MDA 2012 Clinical Conference Report: ALS Best Practices

Several experts presented their views of best practices for care of people with ALS at MDA's 2012 Clinical Conference, held in Las Vegas March 4-7.

Best practices outlined in this article include:

  • the new diaphragm pacing system;
  • nutrition and weight in ALS; and
  • the value of supportive care.

'Jury still out' on diaphragm pacing in ALS

Robert Miller, a neurologist who co-directs the MDA/ALS Center at California Pacific Medical Center in San Francisco, discussed the use of the recently developed diaphragm pacing system in ALS.

The NeuRx Diaphragm Pacing System delivers rhythmic electrical signals to the respiratory diaphragm. It has to be inserted surgically. Illustration courtesy of Synapse Biomedical

Miller noted that:

  • The NeuRx Diaphragm Pacing System, which electronically stimulates the diaphragm to aid breathing, has received approval from the U.S. Food and Drug Administration (FDA) for humanitarian use in ALS. (This designation means that the FDA believes the probable benefit to health outweighs the risk of injury or illness from use of the device.)
  • Data suggest the DPS offers a possible survival benefit to those with ALS, but its effectiveness has not been proven.
  • Studies of the DPS in ALS are continuing. The "jury is still out" on whether the device is effective for ALS-related respiratory problems.

Lack of consensus on deliberate weight gain in ALS

Anne-Marie Wills, a neurologist and public health specialist from Massachusetts General Hospital in Boston, presented data on nutrition and weight in ALS.

Anne-Marie Wills
Anne-Marie Wills

Wills has previously found that people with ALS who are overweight or moderately obese survive longer than those who are underweight, normal weight or morbidly obese.

Results are expected soon from Wills' MDA-supported study of whether a high-fat, high-calorie diet is superior to a regular diet in ALS.

Wills said:

  • Moderate obesity is associated with increased survival time in ALS and therefore may be desirable for people with this disease.
  • It isn't clear whether weight loss in ALS, which is associated with shorter survival time, is itself causing people to deteriorate faster or is merely a marker of faster disease progression.
  • Conversely, it also isn't clear whether weight maintenance or weight gain in ALS, which is associated with longer survival time, is itself causing people to survive longer or is merely a marker of slower disease progression.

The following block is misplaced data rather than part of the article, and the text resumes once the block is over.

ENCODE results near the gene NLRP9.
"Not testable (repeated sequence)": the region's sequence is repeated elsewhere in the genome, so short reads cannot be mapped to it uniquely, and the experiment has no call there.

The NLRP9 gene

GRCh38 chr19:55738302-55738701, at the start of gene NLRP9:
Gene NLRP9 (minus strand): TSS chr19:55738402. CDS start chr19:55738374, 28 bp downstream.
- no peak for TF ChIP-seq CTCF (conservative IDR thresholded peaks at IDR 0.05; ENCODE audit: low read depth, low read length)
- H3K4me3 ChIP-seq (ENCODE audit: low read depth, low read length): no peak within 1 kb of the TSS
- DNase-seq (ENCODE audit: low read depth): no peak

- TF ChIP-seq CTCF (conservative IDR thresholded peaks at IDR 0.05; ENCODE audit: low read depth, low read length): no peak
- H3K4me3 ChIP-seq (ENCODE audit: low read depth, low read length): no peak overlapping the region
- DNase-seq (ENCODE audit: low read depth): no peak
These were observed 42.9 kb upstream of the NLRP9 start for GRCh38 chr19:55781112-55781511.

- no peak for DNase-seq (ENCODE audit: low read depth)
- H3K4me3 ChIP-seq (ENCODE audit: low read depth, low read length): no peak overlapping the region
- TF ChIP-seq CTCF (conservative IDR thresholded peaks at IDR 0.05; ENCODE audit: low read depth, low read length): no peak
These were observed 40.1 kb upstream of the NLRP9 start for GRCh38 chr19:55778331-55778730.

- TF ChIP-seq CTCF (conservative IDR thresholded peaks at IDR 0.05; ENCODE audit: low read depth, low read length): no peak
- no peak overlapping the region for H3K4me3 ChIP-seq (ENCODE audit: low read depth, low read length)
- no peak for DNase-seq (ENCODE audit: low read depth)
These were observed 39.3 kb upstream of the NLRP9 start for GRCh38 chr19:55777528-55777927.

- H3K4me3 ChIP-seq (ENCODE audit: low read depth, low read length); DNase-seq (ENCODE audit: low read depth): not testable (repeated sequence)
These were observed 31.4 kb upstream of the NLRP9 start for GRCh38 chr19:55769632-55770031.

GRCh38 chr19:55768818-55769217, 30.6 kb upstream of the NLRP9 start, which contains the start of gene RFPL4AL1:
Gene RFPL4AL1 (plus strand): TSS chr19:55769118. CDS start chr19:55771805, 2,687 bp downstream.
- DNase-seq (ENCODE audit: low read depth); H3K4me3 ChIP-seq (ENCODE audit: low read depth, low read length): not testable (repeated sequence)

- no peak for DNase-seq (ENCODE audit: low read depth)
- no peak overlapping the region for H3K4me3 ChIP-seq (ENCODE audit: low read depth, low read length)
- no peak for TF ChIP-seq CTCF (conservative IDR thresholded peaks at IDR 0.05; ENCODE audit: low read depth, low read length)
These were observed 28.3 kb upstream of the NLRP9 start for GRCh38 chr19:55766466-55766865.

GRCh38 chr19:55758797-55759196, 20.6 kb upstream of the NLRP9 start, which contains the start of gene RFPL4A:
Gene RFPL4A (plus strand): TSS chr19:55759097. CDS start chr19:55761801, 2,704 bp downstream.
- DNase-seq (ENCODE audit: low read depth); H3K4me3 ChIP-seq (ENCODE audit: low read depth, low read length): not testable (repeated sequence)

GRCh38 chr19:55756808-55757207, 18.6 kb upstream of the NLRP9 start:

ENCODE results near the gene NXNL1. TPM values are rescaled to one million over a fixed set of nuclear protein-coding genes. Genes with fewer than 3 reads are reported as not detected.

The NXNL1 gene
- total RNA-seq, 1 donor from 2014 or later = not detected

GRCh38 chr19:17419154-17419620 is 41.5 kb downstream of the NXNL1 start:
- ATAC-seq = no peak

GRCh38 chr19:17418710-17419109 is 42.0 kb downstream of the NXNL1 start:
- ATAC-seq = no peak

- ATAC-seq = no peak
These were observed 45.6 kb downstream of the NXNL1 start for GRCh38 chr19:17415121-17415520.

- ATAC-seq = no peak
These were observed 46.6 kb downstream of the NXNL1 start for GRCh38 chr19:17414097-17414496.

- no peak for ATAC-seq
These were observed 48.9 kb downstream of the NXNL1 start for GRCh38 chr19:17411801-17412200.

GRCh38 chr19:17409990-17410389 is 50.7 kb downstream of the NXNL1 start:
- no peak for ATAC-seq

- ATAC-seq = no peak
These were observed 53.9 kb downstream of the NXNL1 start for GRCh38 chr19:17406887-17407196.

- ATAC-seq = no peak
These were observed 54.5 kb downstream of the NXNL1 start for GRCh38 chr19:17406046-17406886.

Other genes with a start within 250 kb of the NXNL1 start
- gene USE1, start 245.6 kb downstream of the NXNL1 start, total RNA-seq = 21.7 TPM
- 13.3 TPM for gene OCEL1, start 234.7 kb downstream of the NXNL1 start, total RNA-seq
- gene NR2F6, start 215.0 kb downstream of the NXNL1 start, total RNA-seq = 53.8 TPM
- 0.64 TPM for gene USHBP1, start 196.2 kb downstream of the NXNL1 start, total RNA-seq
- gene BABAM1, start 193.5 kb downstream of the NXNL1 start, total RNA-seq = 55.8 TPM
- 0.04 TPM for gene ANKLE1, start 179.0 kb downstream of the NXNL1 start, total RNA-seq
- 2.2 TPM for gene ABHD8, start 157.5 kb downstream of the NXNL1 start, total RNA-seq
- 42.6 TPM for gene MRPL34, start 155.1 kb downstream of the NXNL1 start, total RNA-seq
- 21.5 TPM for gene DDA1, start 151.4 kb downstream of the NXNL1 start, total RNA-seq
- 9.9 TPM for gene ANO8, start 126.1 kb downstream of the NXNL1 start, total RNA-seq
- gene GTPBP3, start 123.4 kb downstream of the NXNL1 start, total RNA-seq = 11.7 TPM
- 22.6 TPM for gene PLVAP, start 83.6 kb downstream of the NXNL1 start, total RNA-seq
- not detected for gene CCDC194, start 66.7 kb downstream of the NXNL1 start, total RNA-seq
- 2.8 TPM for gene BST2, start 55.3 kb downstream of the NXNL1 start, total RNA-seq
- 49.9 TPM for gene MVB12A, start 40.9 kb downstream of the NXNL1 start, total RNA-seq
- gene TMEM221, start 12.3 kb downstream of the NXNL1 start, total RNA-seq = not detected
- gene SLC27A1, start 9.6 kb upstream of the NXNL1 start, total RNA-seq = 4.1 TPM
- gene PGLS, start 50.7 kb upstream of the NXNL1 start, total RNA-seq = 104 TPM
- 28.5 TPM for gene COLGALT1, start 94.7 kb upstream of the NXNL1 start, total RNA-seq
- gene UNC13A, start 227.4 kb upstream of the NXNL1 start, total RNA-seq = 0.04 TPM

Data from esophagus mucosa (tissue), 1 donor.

• New data suggest people with ALS do not have a particularly high metabolic rate, something that had previously been suspected. In fact, some may have a low metabolic rate.
  • A measurement called total energy expenditure is a poor predictor of caloric needs in ALS.
  • Malabsorption (less than optimal passage of nutrients from the gastrointestinal tract into the bloodstream) may be responsible for some ALS-associated weight loss.
  • There is no consensus among dieticians on whether or not people with ALS should purposely gain weight. Wills said 40 percent of dieticians surveyed recommended weight gain for people with ALS; 40 percent recommended weight stabilization; and 20 percent said weight loss was all right.

Supportive care may be increasing survival time in ALS

Ericka Simpson
Ericka Simpson

Neurologist Ericka Simpson, co-director of the MDA Clinic at Methodist Neurological Institute in Houston, discussed the "changing natural history of ALS." (Natural history refers to the course of the disease.)

Simpson said:

  • People with ALS are, on average, declining less rapidly and living longer with the disease than in the past.
  • ALS — amyotrophic lateral sclerosis — should now be thought of in the plural, as amyotrophic lateral scleroses, reflecting the large number of subtypes of the disease that are now recognized and the great variability among subtypes.
  • Five to 10 percent of people with ALS live more than 10 years.
  • It is not known whether longer survival and slower progression are a result of relatively recent improvements in supportive care or a change in the disease itself or some combination of these factors.
  • Supportive care in ALS now includes routine use of noninvasive ventilation to support breathing and feeding tube insertion to support nutrition.
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